Lenard A. Adler, MD, director of NYU Langone Health’s Adult ADHD Program, is recognized as a national expert in adult psychiatric disorders, specializing in attention deficit hyperactivity disorder (ADHD) and related conditions. Currently, he is serving on a committee assembled by the American Professional Society of ADHD and Related Disorders to develop what will be the first U.S. guidelines for adult ADHD.
Given the significant underdiagnosis of ADHD in adults, he says awareness is key to ensuring patients receive effective treatment to improve symptoms, emotional stability, and overall functioning. Although they are often overlooked, treatments ranging from pharmacological to behavioral and psychosocial interventions can ameliorate symptoms.
Here, Dr. Adler discusses his framework for recognizing and treating ADHD in adults, tools his team has helped develop to support international screening, and how clinical trials underway at NYU Langone are addressing gaps in treatment.
The Impact of Underdiagnosis
Physician Focus: When ADHD goes unaddressed in adults, what impact does that have on a patient’s overall health and wellbeing?
Dr. Adler: Underdiagnosis is a critical issue, leaving those affected at risk of experiencing ongoing difficulties. Surprisingly, ADHD is the second most common neuropsychiatric disorder, affecting 8 to 9 million adults across the country. Only about 11 percent of adults with ADHD are currently diagnosed or treated.
Over the years, countless studies have established links between untreated adult ADHD and adverse life outcomes, including poor academic performance, lower income, and a higher probability of being divorced or separated. It has also been strongly linked to delinquency and substance use disorders.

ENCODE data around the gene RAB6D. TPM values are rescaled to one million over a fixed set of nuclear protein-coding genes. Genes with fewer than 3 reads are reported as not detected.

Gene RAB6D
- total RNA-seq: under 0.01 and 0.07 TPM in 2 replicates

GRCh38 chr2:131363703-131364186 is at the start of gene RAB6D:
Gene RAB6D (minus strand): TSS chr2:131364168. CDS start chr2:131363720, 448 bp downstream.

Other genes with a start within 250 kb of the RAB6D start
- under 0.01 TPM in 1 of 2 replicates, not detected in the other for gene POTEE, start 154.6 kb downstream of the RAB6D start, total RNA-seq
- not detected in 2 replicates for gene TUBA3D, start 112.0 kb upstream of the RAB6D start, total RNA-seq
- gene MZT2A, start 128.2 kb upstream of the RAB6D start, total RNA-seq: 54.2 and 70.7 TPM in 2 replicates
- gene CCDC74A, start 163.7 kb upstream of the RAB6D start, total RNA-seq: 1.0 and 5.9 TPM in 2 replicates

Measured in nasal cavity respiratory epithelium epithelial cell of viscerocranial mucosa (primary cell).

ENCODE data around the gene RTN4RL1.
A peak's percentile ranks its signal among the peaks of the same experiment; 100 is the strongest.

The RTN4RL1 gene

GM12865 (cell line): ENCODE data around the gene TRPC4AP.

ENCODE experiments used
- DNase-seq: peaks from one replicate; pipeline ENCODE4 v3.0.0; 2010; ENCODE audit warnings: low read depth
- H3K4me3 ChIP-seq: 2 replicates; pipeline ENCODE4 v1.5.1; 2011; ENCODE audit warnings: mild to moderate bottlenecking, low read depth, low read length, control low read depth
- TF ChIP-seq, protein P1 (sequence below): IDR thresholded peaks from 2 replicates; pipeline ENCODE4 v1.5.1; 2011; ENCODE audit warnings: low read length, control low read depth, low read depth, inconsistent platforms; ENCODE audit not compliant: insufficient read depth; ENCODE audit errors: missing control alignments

“ADHD is a risk factor for comorbid psychiatric conditions. Adults will often seek help for the comorbid condition first, before the ADHD is identified.”Lenard A. Adler, MD
What’s more, ADHD is a risk factor for comorbid psychiatric conditions, such as bipolar disorder, personality disorders, major depressive disorder, and anxiety disorders. Notably, adults will often seek help for the comorbid condition first, before the ADHD is identified.
Screening and Assessment Tools
Physician Focus: What are the common symptoms of ADHD in adults, and how can screening help identify at-risk individuals?
Dr. Adler: The most common symptoms are hyperactivity, inattention, easy distraction, trouble listening, and impulsiveness. These usually lead to behavioral, emotional, and vocational problems and co-present with another psychiatric disorder.
“ADHD can run in families. It is advisable to ask parents if they themselves have symptoms when their child is being evaluated.”
ADHD can also run in families. Thus, it is advisable to ask parents if they themselves have symptoms when their child is being evaluated. We are able to conduct online consultations and assessments through the NYU Langone Health app, a secure and confidential platform that allows our specialists to provide personalized care remotely and at flexible times.